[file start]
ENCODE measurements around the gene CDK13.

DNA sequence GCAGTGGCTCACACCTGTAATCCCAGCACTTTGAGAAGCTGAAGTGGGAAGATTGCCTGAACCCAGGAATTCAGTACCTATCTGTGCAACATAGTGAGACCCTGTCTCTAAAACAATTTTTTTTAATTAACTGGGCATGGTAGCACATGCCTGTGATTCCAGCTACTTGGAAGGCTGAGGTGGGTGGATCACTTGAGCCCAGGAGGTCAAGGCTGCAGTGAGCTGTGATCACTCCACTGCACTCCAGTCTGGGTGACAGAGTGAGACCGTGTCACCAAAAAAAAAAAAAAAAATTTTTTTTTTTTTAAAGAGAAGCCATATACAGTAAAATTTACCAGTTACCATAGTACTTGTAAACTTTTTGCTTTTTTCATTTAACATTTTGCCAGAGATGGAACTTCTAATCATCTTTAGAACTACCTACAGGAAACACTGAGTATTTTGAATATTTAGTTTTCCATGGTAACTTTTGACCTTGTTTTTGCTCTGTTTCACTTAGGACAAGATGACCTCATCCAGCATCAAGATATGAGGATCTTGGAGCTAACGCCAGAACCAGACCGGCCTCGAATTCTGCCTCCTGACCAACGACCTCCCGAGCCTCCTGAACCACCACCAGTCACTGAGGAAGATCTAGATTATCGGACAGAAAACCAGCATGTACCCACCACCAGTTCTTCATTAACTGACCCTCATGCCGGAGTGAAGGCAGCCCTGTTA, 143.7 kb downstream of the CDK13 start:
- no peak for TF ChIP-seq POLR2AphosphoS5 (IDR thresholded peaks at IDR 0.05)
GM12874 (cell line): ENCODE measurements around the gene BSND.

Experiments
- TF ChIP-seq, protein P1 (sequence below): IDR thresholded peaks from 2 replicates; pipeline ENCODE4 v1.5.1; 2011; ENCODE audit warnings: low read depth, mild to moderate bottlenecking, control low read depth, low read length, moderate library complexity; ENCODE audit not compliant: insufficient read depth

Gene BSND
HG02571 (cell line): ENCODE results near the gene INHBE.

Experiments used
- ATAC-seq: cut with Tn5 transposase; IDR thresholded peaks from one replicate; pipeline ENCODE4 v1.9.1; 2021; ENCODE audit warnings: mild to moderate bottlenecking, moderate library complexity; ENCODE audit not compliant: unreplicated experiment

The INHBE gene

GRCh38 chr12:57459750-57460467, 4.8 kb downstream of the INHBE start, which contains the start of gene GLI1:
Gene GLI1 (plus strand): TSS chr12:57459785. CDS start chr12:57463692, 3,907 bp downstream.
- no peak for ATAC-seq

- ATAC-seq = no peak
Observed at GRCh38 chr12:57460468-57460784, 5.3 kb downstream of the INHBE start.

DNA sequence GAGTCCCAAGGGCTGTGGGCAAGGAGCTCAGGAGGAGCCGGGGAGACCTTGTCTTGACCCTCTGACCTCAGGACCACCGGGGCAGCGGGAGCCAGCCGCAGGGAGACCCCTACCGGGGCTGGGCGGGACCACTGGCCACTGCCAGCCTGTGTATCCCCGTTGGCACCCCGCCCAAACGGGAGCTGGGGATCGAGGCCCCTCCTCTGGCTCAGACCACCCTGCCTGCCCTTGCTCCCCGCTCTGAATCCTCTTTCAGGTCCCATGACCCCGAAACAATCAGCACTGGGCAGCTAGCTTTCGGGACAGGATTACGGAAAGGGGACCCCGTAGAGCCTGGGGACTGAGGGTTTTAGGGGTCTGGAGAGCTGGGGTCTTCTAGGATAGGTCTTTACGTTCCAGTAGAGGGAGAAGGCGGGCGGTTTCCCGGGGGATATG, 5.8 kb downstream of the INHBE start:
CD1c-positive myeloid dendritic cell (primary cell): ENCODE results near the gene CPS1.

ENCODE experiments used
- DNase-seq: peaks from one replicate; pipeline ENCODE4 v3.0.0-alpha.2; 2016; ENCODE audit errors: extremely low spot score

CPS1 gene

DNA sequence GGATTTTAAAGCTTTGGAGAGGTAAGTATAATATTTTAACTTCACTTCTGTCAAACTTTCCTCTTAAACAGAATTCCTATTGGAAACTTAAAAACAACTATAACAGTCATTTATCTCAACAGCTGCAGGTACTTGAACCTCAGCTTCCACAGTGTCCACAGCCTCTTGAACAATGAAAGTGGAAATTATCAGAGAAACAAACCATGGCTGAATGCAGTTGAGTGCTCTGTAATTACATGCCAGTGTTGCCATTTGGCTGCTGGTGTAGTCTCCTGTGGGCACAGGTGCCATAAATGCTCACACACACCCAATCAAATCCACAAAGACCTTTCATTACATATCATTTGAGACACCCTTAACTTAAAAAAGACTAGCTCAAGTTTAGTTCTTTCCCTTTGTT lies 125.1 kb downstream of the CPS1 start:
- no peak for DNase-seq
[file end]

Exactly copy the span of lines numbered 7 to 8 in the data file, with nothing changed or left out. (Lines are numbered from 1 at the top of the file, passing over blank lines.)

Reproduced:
Gene BSND
HG02571 (cell line): ENCODE results near the gene INHBE.